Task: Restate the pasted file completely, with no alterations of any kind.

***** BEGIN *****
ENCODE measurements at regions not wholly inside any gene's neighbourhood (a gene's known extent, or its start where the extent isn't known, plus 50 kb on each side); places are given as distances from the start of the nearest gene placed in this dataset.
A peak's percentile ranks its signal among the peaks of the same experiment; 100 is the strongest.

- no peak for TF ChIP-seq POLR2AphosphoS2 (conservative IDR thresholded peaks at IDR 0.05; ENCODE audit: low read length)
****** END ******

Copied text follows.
ENCODE measurements at regions not wholly inside any gene's neighbourhood (a gene's known extent, or its start where the extent isn't known, plus 50 kb on each side); places are given as distances from the start of the nearest gene placed in this dataset.
A peak's percentile ranks its signal among the peaks of the same experiment; 100 is the strongest.

- no peak for TF ChIP-seq POLR2AphosphoS2 (conservative IDR thresholded peaks at IDR 0.05; ENCODE audit: low read length)